Returned overseas Chinese runs booming business in Wanning, Hainan
"Most returned overseas Chinese are hard-working and fearless. Back in the 1950s, we worked hard together to develop wastelands into arable farmland," said Wu. "The key to our success is industriousness."
When Hainan Province was officially established in 1988 with the launch of the Hainan Special Economic Zone, the largest special economic zone in China, Wu grasped what she saw as a business opportunity and opened a hotel in town. After years of running the profitable business, she set her sights on developing an agritainment business at the Xinglong Overseas Chinese Farm to meet the increasing needs of the island’s growing tourism industry. In 2010, the Chinese government said that it aims to turn the island into a top international tourism destination by 2020.
Despite her age, Wu personally participated in the construction work of the farm and enlisted the help of her relatives in the mainland of China and Indonesia to manage the new business.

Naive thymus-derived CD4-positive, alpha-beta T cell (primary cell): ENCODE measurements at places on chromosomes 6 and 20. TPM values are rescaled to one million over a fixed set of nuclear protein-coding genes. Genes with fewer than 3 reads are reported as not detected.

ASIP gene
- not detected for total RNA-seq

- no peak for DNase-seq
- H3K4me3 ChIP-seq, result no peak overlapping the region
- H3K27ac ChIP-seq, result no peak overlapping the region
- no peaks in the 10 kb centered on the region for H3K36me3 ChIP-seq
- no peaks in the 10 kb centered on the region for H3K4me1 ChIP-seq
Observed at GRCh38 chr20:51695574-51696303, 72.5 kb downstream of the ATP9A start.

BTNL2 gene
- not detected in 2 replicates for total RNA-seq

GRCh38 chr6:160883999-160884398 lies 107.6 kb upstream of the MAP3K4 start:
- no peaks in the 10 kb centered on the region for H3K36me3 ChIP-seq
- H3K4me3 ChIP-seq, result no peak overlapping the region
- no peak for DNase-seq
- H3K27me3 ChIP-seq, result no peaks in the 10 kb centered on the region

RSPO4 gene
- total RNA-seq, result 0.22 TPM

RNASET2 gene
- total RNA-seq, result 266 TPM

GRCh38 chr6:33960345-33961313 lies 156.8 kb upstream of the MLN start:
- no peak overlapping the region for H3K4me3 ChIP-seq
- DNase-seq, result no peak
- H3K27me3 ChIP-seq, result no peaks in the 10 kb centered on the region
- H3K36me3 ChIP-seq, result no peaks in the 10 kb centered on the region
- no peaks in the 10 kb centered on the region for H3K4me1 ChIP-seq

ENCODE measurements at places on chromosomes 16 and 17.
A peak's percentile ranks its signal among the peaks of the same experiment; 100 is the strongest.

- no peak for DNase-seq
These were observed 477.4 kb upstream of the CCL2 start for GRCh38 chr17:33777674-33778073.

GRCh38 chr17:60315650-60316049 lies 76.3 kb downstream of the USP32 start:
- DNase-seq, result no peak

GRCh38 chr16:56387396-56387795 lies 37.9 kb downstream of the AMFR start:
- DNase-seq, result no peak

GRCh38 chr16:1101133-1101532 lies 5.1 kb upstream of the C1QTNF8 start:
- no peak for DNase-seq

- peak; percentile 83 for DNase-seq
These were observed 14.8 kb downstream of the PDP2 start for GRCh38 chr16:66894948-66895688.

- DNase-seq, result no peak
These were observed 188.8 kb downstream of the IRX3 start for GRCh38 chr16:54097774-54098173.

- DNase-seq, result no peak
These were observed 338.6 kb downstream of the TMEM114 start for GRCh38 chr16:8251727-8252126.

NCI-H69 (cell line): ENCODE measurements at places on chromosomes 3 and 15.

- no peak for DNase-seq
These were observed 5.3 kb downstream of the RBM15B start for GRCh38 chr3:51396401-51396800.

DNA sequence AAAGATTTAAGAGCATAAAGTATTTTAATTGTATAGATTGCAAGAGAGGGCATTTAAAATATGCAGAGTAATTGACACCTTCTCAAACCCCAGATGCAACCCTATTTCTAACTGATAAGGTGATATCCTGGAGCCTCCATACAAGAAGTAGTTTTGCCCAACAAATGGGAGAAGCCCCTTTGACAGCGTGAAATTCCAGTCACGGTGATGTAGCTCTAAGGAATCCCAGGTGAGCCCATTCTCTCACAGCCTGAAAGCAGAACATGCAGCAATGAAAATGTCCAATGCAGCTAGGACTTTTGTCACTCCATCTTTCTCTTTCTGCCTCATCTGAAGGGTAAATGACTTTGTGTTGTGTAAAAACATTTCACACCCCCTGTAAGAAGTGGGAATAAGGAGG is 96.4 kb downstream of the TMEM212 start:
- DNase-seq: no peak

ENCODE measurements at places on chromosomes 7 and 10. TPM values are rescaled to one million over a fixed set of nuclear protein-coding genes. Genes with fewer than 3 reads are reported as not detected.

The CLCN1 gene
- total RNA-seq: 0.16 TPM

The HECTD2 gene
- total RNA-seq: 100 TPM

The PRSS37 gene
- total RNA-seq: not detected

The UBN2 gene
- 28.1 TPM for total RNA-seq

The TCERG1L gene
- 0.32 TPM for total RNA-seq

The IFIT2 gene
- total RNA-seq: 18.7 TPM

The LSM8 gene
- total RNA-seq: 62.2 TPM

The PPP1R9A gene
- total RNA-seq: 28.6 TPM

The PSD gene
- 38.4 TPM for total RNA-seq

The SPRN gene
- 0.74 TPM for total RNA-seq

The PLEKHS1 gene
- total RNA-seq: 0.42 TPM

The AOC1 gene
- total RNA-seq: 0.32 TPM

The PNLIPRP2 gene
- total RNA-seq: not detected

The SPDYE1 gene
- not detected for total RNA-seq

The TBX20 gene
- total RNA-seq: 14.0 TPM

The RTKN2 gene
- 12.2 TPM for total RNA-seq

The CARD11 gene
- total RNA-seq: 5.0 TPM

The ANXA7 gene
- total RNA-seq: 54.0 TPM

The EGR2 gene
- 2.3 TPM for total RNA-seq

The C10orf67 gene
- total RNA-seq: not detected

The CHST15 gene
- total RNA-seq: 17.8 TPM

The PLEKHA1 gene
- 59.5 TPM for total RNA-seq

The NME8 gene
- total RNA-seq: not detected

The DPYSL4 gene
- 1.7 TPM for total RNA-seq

Wu’s farm is now one of the largest farms in Xinglong and she has many new plans for the future.
"I will build some fountains around the farm to make it an even more pleasant environment for the tourists to stay in," said Wu. "I always plan things that I really love."
Since it was established in 1951, the Xinglong Overseas Chinese Farm has seen over 13,000 returned overseas Chinese from 21 countries and regions, including Thailand, Malaysia and Vietnam, settling there. At various stages in time it has been a collective farm village, state farm, people’s commune, and production and construction corps.
The flourishing tourism industry in Hainan in recent years has also benefited the development of the Xinglong Overseas Chinese Farm, with its annual value having reached more than 100 million yuan (US$ 16.3 million) recently.
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